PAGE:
Deptford Sunny Side Up; an Area 10 Minutes from the City and a New Favourite of Commuters Is Fighting to Save Its Naval Architecture, Says Jane Hughes

The Evening Standard (London, England), March 3, 2004 | Go to article overview
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Deptford Sunny Side Up; an Area 10 Minutes from the City and a New Favourite of Commuters Is Fighting to Save Its Naval Architecture, Says Jane Hughes


FEW people are aware of the architectural treasures to be found along the waterfront at Deptford, south-east London - surviving evidence of the area's enormously rich maritime and industrial past.

But now SE8, for years considered a decaying backwater and one of London's least glamorous postcodes, is enjoying a property renaissance that local people are determined should not spoil Deptford's Thameside heritage.

William Richards and Chris Mazeika, two residents who are spearheading a campaign called the Seven Wonders of the Waterfront, say they welcome the new investment now pouring into the area, but they also want to save the area's finest buildings from being overwhelmed by Docklands-style housing copied on the south bank of the river.

"Deptford's old wharfs, warehouses and dry docks should be woven into the fabric of redevelopment to enrich the urban landscape for everyone," says Mazeika, 41, who has spent the past five years researching the history of the docks.

"Parts of docklands regeneration on the north bank have become characterised by bland design, but the success of Wapping shows how well things can work when old buildings are mixed with high-quality new architecture."

Richards and Mazeika live in, and are restoring, the Master Shipwright's House - a magnificent Queen Anne building that is the oldest remaining structure in what was Henry VIII's London naval dockyard.

The couple bought the dilapidated building after falling in love with it five years ago when they glimpsed it over a wall. The house has since become a venue for arts events and has featured in the film Sylvia, as well as the television series Tipping the Velvet.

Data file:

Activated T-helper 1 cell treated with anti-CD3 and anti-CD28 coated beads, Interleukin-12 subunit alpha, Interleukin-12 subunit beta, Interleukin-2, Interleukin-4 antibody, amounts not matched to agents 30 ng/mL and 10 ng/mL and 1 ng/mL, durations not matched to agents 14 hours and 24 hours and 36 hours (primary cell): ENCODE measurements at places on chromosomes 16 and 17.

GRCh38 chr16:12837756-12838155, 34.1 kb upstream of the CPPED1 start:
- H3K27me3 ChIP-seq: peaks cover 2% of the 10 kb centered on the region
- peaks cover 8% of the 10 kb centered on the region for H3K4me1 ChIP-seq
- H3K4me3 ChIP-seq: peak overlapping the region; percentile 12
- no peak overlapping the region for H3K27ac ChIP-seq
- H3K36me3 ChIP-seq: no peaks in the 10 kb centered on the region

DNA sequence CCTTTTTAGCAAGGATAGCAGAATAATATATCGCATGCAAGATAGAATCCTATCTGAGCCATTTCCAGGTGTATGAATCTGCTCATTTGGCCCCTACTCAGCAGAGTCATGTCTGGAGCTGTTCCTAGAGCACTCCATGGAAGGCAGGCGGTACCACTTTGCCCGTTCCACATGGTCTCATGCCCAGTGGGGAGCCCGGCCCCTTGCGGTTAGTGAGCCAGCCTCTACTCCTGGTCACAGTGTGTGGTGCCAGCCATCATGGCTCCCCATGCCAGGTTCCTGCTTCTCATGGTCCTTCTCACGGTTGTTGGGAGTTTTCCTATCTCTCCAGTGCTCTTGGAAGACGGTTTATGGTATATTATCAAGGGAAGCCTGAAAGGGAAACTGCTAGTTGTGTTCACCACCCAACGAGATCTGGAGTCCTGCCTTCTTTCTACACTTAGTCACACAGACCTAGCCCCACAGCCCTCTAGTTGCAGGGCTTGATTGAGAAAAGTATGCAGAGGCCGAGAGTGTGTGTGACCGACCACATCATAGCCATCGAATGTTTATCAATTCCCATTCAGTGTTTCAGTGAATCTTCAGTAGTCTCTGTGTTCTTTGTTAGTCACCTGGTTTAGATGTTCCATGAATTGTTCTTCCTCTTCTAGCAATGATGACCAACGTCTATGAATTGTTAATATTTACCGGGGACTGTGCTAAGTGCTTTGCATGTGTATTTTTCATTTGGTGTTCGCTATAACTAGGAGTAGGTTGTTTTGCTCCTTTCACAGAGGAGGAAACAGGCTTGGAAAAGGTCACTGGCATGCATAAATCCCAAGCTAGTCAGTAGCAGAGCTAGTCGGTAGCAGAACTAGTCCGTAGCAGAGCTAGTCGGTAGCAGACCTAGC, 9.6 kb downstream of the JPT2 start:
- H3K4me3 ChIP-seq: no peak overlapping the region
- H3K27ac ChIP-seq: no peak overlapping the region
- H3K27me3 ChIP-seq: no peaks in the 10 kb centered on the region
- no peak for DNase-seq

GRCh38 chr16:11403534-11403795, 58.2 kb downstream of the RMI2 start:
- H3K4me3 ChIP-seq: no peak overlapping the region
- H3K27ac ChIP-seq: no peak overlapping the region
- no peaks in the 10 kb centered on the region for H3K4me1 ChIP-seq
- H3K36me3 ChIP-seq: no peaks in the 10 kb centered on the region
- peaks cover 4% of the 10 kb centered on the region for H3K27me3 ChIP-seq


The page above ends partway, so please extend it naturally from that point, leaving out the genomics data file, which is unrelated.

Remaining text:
The pair have also succeeded in getting the 19th century Paynes Wharf - a former engineering works with six elegant Italianate arches - listed to protect it from demolition. There are now imaginative proposals to turn it into housing and an art gallery.

However, the 1930s meat storehouse next door at Borthwick Wharf, designed by RIBA gold medallist Sir Edwin Cooper, remains under threat.

Despite the support of the Twentieth Century Society and other conservation groups, an appeal to list the imposing brick structure was turned down by English Heritage. Plans to replace it with an 18- to 22-storey housing block have already been on public display.

English Heritage agrees that the docks are "an exceptionally historic area", but a spokeswoman says that although Borthwick had seemed to be of interest initially, further investigation showed it to be of "less historical interest and more altered than thought".

Local campaigners, who now intend to lobby the Department of Media, Culture and Sport, could not disagree more. "People here see Bor thwick Wharf as an important link with the past and something of a jewel box architecturally.

It's both classical and Modernist and has been dubbed Deptford's Tate Modern," says Richards, also 41, and a personal communications coach for politicians and business people.

"We want to see it come alive again: the scheme for Paynes Wharf shows how creative developers can be when they work with an old building.

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Deptford Sunny Side Up; an Area 10 Minutes from the City and a New Favourite of Commuters Is Fighting to Save Its Naval Architecture, Says Jane Hughes
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